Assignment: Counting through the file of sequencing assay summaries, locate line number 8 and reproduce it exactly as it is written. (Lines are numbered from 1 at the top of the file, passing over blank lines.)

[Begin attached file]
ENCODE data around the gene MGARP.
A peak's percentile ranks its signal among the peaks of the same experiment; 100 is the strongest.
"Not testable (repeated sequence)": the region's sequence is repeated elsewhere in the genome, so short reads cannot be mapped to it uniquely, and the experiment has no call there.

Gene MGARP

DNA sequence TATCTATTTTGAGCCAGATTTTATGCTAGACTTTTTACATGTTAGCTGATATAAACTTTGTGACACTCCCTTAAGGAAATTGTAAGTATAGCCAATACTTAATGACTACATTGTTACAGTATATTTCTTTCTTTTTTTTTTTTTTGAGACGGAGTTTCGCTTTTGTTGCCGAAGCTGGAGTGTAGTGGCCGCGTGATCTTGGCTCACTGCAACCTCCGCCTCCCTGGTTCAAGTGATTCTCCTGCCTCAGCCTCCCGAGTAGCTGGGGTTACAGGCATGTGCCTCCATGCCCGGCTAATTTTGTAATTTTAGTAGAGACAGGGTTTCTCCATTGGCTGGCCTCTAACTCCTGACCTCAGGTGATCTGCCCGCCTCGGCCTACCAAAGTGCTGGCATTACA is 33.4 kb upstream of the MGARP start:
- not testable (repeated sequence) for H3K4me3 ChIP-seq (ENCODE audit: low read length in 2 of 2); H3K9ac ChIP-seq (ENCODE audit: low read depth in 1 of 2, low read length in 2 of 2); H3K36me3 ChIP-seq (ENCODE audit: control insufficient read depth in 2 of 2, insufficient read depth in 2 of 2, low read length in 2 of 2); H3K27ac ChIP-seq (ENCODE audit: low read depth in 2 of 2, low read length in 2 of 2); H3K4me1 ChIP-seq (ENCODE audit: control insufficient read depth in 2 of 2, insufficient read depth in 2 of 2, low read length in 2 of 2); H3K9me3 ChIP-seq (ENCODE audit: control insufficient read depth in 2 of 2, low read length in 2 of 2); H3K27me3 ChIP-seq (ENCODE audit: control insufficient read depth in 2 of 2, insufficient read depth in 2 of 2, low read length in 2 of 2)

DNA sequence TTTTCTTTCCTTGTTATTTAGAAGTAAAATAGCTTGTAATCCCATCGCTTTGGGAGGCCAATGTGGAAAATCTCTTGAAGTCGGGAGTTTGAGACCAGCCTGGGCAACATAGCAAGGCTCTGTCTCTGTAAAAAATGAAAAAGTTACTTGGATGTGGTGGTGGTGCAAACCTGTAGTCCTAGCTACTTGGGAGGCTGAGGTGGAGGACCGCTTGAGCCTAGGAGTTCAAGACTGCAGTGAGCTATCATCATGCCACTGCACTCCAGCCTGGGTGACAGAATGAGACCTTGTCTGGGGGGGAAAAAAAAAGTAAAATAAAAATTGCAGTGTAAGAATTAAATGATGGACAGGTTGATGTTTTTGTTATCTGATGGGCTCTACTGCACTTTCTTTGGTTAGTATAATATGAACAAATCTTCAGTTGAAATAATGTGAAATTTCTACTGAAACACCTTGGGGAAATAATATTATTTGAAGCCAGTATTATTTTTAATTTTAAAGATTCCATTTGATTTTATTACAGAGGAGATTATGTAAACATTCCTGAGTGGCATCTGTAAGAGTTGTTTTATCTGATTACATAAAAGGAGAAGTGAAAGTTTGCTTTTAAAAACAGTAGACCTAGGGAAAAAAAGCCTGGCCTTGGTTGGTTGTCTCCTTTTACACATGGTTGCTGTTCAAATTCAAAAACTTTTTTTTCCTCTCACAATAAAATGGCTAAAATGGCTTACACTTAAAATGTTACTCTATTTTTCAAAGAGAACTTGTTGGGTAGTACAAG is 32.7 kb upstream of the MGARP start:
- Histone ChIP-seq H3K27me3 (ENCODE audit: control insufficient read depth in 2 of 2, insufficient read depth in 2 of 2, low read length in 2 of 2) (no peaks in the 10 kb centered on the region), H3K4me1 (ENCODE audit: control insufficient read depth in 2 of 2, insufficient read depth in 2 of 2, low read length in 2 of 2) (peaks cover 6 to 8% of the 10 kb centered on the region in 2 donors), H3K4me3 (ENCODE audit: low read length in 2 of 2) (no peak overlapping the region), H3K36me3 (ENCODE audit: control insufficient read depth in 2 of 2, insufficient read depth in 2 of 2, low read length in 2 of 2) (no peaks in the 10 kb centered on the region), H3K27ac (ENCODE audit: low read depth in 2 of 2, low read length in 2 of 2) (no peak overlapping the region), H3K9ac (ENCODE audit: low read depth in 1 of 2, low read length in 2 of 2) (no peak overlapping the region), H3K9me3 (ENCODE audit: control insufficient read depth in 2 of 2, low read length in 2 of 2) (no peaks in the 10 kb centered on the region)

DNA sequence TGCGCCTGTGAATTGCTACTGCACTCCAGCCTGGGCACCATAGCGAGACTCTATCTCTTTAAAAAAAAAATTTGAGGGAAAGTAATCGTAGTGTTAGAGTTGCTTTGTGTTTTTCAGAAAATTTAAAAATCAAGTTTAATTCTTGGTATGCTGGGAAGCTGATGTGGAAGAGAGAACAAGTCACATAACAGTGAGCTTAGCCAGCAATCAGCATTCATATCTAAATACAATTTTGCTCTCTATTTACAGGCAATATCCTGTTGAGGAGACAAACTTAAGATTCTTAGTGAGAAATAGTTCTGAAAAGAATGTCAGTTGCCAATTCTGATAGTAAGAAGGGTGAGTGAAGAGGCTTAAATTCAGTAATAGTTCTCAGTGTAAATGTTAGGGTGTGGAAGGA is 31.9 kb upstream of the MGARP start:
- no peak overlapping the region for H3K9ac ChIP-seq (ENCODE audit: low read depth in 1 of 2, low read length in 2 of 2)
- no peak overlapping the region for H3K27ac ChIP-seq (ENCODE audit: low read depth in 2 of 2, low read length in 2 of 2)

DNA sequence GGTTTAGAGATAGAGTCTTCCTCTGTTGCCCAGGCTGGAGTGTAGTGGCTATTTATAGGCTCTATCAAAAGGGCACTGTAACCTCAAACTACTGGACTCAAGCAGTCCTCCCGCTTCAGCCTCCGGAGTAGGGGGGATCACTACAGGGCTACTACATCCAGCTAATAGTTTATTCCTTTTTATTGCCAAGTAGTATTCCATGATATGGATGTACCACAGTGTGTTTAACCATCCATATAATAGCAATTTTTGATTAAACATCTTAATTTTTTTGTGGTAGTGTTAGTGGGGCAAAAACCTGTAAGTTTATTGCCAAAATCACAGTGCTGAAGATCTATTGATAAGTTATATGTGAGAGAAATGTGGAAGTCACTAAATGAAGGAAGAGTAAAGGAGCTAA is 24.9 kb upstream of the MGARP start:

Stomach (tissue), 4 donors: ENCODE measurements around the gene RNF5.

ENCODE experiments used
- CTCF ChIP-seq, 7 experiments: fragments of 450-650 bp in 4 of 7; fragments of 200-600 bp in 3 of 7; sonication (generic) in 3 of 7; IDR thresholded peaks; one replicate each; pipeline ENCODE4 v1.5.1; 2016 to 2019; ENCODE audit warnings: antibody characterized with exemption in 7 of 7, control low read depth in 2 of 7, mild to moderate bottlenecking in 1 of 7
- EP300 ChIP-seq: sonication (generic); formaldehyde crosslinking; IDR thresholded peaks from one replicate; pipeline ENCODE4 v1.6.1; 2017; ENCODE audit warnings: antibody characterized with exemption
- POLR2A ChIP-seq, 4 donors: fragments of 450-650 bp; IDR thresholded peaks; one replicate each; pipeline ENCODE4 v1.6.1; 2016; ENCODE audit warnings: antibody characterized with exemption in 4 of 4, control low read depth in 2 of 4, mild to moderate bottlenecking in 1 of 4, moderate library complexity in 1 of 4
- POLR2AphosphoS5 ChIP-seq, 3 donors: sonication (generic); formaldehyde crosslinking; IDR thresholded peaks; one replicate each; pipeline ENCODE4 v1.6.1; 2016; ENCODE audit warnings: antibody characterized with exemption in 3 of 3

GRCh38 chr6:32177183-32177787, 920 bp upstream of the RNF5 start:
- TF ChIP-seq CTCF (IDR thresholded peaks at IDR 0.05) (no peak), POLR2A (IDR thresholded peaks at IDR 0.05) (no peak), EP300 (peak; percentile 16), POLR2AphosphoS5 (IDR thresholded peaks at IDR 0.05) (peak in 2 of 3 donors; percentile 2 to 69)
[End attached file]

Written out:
- Histone ChIP-seq H3K27me3 (ENCODE audit: control insufficient read depth in 2 of 2, insufficient read depth in 2 of 2, low read length in 2 of 2) (no peaks in the 10 kb centered on the region), H3K4me1 (ENCODE audit: control insufficient read depth in 2 of 2, insufficient read depth in 2 of 2, low read length in 2 of 2) (peaks cover 6 to 8% of the 10 kb centered on the region in 2 donors), H3K4me3 (ENCODE audit: low read length in 2 of 2) (no peak overlapping the region), H3K36me3 (ENCODE audit: control insufficient read depth in 2 of 2, insufficient read depth in 2 of 2, low read length in 2 of 2) (no peaks in the 10 kb centered on the region), H3K27ac (ENCODE audit: low read depth in 2 of 2, low read length in 2 of 2) (no peak overlapping the region), H3K9ac (ENCODE audit: low read depth in 1 of 2, low read length in 2 of 2) (no peak overlapping the region), H3K9me3 (ENCODE audit: control insufficient read depth in 2 of 2, low read length in 2 of 2) (no peaks in the 10 kb centered on the region)